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Eliminate DRM!

Three for the road

November 9, 2011 1 comment

It’s one of those days: Driving a lot today taking family from point A to point B allows one a significant amount of thought that can go into a blog post. But we’ll have to tackle the weightier issues of FOSS another time in order to give you a few tidbits, like

Take ‘er down, ensign: Fedora 16, with the release name Verne (as in Jules, as in “20,000 Leagues Under the Sea” — hence the submarine motif), is ready and available from the Fedora Project. This one is a keeper — a solid release. Kudos to the Fedora Project team once again. Clearly there will be more on this in forthcoming blog item.

SCALE 10X registration opens: Yep, that’s right. It’s only November, but since SCALE 10X happens a month earlier next year — the Martin Luther King Day weekend in January — things are ramping up for the Southern California Linux Expo. Want to go? Head on over to the site and register.

You don’t have to live like a refugee: Michelle Blowers wrote in her blog yesterday about the open arms Debian has for anyone — from developers to users — who are unhappy with the direction Ubuntu is taking to “return home.” Without Debian, of course, there’s no Ubuntu, so keep in mind your lineage, Ubunteros.

Now to go pick up my daughter from her science class . . .

(Larry Cafiero is one of the founders of the Lindependence Project and has just started developing software in his new home office. Watch this space.)

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Where desktop sanity prevails

November 7, 2011 11 comments

While the knock-down drag-out debate over the great leap in desktop environment “developments” has raged over the last several months, Clement Lefebvre and the team over at Linux Mint have been taking a more sane and sound approach — mostly under the radar — to the whole desktop interface hubbub.

Thankfully this approach comes with enormously positive results: Desktop environment developments on tap for Linux Mint 12 could be an enormous boon for both Linux Mint itself and for other distros choosing to integrate some or all of these UI developments.

Lefebvre outlines in great detail what’s in store for Linux Mint 12 in a blog item posted Friday. After apologizing to folks for not being more forthcoming with the changes — “The reason we’ve been so silent is because we didn’t want to promise something we could not guarantee,” he writes — Lefebvre delves into an excellent solution to the whole desktop fiasco, which includes:

An improved GNOME 3 experience thanks to Mint GNOME Shell Extentions: To their credit, Linux Mint stuck to their GNOME 2.32 guns in Linux Mint 11. However, realizing that the writing was on the wall for the lack of future for GNOME 2.32 (more on this later), Lefevbre and the Linux Mint team put together a set of extensions — MGSE — which “makes it possible for you to use Gnome 3 in a traditional way. You can disable all components within MGSE to get a pure Gnome 3 experience, or you can enable all of them to get a Gnome 3 desktop that is similar to what you’ve been using before. Of course you can also pick and only enable the components you like to design your own desktop,” according to Lefevbre.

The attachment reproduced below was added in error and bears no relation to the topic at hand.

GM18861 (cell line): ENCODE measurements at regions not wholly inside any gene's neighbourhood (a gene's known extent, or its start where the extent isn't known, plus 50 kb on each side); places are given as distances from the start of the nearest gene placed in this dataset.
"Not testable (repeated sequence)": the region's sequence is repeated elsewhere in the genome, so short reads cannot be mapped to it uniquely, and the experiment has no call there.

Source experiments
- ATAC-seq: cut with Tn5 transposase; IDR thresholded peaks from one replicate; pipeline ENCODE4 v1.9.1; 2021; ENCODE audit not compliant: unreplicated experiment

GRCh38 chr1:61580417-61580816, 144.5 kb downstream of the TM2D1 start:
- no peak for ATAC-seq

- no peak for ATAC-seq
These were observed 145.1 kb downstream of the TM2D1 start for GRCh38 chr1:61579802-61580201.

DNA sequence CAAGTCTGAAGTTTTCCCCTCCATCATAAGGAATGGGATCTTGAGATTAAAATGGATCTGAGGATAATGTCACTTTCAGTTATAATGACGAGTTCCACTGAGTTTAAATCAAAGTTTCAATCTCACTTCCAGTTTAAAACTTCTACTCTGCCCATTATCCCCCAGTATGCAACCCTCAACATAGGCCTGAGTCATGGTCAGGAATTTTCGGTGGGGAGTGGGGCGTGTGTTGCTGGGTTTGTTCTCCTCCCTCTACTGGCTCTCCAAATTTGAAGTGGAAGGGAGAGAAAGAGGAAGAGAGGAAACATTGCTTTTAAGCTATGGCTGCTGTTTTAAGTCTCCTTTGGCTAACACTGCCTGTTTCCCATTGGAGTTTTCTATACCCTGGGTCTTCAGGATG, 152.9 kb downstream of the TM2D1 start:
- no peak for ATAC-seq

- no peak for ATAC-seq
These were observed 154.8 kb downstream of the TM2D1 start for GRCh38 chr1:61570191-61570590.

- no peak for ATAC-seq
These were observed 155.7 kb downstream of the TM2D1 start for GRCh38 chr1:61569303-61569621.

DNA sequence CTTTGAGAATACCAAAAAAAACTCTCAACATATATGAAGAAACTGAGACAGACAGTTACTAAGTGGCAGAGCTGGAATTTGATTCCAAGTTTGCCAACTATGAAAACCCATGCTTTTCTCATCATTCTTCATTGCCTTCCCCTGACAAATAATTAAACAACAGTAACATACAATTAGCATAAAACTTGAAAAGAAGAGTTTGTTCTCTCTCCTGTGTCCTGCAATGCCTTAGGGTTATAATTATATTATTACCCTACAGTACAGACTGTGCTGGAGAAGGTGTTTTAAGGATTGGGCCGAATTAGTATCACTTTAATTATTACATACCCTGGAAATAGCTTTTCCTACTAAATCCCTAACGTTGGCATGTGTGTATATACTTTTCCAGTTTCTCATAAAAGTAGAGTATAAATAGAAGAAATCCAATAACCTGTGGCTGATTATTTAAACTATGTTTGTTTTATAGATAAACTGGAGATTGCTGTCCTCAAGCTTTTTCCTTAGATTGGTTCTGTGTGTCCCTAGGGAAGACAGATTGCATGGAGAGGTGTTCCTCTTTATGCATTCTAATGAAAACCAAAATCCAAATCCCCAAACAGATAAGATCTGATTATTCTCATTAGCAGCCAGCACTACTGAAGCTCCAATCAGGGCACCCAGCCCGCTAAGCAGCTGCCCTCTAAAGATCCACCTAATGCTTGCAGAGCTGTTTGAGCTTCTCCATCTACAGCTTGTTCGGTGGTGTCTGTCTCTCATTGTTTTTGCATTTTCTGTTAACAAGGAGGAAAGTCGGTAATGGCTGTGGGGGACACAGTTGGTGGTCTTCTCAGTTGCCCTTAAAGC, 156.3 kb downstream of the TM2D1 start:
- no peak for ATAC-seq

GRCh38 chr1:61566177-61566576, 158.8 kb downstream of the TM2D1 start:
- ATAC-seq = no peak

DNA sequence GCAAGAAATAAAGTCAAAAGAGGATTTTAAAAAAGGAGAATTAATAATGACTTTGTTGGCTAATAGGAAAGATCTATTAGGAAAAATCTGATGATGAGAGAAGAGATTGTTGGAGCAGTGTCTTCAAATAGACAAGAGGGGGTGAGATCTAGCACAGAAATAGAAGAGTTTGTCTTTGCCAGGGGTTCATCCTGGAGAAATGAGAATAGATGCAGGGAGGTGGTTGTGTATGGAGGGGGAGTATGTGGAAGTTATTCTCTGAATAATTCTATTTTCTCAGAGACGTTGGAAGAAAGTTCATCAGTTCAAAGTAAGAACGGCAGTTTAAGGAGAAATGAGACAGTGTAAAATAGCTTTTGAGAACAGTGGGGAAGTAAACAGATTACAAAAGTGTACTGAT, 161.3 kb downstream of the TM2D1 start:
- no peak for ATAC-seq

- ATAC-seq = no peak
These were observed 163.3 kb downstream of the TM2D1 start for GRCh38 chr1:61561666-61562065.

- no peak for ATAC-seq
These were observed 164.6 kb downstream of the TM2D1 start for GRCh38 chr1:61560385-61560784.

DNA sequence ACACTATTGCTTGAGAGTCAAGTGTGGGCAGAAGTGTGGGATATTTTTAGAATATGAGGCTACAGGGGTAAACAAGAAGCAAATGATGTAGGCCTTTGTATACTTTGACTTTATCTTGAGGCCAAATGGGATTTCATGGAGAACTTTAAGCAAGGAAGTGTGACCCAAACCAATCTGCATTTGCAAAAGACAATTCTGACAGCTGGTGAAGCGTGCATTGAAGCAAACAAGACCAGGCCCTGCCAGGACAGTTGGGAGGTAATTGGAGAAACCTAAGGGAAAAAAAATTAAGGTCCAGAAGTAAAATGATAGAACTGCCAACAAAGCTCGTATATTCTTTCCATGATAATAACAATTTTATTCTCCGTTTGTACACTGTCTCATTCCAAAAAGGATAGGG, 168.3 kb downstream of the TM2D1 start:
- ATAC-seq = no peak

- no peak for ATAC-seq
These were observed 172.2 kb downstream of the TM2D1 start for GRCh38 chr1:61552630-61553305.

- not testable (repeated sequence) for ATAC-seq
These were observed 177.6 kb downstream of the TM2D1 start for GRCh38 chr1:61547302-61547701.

As an aside, if you’ll permit me a Captain Obvious moment, this is how things work in the FOSS realm. Ideally, extensions like MGSE can be picked up by GNOME and integrated into later updates or releases of the desktop environment, providing a lot more flexibility for users who may be using another desktop because of GNOME 3’s rigidity.

Check MATE: Not one to shy away from herculean tasks, the Linux Mint team will try — try is the key word here — to provide MATE, a fork of Gnome 2.32, on Linux Mint 12. Conflicts between GNOME 2 and 3 are many and profound, which makes this an arduous task to provide that GNOME 3 and MATE will coexist peacefully on your computer, switching freely between desktops from the login screen. But Lefevbre sounds hopeful: “Conflicts with Gnome and the migrations of applications and themes are easy to fix. So if MATE makes it to our liveDVD, it’s likely to come with some rough edges but with your feedback we’ll be able to solve most problems very quickly.”

Linux Mint 12 is expected to be released later this month, around the 20th. A release candidate could be available by the end of this week.

Numbers being what they are — mostly misleading on Distrowatch for any category past seven days (it’s a “lies, damned lies and statistics” situation, as outlined by Mark Twain, for any category other than a week) — it’s this kind of listening to the community, and responding in a positive manner, that makes Linux Mint a rising popular choice when it comes to Linux distros.

This blog, and all other blogs by Larry the Free Software Guy and Larry Cafiero, are licensed under the Creative Commons Attribution-NonCommercial-NoDerivs CC BY-NC-ND license. In short, this license allows others to download this work and share it with others as long as they credit me as the author, but others can’t change it in any way or use it commercially.

(Larry Cafiero is one of the founders of the Lindependence Project and has just started developing software in his new home office. Watch this space.)

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Eliminate DRM!